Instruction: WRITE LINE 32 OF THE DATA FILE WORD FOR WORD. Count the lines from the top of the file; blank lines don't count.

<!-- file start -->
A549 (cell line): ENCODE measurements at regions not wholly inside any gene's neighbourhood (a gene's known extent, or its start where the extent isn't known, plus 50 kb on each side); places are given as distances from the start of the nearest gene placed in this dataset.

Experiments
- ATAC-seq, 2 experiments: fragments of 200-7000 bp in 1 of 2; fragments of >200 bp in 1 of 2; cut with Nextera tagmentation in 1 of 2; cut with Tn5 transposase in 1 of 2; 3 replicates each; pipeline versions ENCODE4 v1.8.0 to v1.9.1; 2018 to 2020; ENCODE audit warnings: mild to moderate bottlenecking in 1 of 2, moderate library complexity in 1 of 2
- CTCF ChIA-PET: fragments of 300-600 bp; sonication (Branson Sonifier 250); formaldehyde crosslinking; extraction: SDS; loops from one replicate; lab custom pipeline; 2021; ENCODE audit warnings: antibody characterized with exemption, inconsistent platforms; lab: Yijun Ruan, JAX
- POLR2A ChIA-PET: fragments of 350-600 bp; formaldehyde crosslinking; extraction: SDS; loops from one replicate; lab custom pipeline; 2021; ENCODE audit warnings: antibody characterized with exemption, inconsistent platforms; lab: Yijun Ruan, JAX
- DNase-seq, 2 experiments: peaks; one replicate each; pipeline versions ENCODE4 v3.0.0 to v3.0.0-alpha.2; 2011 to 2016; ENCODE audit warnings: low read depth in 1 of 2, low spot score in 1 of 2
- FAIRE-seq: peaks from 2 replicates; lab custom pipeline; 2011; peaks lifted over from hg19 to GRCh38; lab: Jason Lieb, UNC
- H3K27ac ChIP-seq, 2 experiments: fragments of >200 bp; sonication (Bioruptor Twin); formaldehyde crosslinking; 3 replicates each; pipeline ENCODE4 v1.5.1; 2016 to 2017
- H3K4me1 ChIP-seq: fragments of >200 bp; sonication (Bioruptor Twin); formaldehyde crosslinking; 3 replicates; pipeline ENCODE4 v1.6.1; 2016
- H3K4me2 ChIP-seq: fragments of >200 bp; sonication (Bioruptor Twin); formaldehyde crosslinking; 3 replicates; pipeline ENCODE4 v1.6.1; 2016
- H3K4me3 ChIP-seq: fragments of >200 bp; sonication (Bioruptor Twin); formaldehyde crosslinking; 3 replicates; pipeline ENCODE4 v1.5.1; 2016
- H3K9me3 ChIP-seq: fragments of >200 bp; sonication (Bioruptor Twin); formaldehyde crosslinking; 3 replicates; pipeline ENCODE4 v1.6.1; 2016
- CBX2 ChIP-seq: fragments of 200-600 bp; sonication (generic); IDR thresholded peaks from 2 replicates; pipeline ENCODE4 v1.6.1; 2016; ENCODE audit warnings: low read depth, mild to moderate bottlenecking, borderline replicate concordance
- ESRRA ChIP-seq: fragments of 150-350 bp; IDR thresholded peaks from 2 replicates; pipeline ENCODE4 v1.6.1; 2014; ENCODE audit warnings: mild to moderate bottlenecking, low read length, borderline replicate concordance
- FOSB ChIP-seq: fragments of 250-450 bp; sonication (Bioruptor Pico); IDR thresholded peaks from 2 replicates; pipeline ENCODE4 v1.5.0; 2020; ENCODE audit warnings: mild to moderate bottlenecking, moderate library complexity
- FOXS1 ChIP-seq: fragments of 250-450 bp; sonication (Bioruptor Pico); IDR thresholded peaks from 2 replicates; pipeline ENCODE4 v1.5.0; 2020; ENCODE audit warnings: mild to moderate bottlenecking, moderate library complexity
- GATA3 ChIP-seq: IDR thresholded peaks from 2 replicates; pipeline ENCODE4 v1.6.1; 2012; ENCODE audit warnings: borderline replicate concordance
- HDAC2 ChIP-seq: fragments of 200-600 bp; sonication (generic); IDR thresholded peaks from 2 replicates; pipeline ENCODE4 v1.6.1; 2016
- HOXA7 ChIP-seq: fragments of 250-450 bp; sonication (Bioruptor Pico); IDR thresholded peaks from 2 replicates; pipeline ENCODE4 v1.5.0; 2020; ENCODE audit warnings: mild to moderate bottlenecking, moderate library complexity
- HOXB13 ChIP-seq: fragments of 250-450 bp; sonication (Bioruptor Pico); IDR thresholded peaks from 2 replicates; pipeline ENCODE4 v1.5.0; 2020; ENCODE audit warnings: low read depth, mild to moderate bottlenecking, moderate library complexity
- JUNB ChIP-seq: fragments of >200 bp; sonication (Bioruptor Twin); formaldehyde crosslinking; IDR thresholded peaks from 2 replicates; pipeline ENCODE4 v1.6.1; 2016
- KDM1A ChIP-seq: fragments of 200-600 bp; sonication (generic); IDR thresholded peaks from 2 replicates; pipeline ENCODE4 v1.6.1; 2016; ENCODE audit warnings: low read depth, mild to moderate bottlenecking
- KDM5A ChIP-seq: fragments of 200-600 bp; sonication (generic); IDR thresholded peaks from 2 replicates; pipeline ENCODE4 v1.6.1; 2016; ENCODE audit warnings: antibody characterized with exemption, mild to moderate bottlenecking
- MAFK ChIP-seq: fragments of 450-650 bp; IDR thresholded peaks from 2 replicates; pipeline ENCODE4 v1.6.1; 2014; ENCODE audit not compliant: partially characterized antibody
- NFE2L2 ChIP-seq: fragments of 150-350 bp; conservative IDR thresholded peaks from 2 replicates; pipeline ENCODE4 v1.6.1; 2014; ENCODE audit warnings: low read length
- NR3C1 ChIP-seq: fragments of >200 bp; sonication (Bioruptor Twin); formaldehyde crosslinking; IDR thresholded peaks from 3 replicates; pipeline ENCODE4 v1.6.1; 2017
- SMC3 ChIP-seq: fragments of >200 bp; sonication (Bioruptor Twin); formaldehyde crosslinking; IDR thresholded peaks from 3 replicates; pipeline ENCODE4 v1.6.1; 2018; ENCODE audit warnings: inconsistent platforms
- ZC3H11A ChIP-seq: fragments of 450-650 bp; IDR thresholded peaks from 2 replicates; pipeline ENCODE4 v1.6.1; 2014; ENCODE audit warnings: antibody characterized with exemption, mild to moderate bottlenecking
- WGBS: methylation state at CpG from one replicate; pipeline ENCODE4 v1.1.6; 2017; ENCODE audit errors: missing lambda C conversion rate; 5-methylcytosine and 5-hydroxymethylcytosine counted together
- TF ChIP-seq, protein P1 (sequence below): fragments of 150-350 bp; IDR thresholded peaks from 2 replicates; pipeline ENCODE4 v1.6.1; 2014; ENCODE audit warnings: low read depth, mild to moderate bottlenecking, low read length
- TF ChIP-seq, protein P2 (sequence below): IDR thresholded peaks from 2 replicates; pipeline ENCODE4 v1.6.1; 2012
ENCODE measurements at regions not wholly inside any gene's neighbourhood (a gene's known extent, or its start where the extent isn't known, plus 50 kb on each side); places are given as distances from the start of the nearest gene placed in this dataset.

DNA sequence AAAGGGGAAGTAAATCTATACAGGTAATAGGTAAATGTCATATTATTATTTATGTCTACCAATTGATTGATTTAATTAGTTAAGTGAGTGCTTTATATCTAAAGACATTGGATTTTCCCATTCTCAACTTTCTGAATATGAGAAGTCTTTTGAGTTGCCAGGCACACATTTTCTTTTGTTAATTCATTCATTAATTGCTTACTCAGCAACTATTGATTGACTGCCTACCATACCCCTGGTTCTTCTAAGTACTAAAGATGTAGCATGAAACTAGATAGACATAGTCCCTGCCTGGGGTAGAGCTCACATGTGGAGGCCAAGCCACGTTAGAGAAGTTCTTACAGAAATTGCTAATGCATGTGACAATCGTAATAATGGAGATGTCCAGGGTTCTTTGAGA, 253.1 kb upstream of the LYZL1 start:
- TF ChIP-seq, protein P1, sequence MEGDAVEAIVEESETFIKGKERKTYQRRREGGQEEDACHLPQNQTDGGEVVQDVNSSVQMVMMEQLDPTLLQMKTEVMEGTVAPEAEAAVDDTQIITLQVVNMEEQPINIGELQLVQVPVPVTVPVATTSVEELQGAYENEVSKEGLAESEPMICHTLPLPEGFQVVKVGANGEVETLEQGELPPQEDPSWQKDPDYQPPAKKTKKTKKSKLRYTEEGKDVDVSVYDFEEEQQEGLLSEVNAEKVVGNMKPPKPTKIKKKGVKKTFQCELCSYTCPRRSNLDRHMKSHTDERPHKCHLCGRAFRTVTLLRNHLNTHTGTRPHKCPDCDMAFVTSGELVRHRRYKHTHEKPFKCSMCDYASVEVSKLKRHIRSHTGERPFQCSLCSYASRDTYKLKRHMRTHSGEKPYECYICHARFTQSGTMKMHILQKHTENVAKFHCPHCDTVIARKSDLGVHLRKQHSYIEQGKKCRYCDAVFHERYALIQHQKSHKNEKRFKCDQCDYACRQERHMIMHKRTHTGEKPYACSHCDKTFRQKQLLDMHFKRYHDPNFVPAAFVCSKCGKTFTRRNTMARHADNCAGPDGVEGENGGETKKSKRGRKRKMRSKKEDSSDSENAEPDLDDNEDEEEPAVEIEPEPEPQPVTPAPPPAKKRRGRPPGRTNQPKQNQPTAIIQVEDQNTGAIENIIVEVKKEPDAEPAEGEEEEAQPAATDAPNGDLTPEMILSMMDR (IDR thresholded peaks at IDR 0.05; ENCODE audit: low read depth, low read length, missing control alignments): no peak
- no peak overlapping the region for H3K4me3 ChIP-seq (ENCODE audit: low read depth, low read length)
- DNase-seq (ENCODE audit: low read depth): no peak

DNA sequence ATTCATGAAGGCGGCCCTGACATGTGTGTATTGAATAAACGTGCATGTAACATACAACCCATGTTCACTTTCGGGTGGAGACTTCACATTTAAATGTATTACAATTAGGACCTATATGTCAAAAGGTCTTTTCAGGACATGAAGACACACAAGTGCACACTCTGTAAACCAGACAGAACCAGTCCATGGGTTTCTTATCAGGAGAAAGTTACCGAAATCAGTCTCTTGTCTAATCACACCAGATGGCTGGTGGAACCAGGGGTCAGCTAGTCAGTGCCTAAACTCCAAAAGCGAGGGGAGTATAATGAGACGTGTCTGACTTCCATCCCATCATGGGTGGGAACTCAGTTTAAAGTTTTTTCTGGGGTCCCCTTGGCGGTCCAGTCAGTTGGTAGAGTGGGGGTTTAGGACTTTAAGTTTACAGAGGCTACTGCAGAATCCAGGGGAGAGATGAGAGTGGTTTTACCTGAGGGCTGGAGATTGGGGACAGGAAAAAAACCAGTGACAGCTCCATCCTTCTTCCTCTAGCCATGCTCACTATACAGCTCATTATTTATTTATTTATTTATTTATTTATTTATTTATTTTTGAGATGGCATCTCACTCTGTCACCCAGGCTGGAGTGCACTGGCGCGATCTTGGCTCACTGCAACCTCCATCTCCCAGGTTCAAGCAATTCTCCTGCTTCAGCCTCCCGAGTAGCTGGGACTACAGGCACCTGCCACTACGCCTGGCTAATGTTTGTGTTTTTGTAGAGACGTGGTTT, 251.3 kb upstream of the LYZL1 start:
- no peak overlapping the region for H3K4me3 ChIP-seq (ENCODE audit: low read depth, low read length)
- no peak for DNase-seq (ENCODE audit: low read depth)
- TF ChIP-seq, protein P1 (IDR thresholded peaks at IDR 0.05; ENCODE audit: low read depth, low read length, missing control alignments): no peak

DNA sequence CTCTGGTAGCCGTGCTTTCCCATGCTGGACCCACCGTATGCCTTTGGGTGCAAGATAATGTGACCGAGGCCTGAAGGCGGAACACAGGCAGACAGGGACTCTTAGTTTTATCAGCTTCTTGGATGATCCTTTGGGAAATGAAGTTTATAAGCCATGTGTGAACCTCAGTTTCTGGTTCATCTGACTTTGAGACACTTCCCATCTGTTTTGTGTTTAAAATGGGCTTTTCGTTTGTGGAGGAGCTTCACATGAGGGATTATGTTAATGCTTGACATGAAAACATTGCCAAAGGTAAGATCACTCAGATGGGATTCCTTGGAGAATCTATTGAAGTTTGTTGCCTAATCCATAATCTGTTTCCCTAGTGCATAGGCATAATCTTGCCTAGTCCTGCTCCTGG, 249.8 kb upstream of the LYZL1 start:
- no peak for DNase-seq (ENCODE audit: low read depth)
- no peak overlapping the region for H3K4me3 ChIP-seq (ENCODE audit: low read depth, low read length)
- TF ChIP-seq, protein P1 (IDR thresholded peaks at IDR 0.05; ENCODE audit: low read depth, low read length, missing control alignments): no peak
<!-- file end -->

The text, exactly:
ENCODE measurements at regions not wholly inside any gene's neighbourhood (a gene's known extent, or its start where the extent isn't known, plus 50 kb on each side); places are given as distances from the start of the nearest gene placed in this dataset.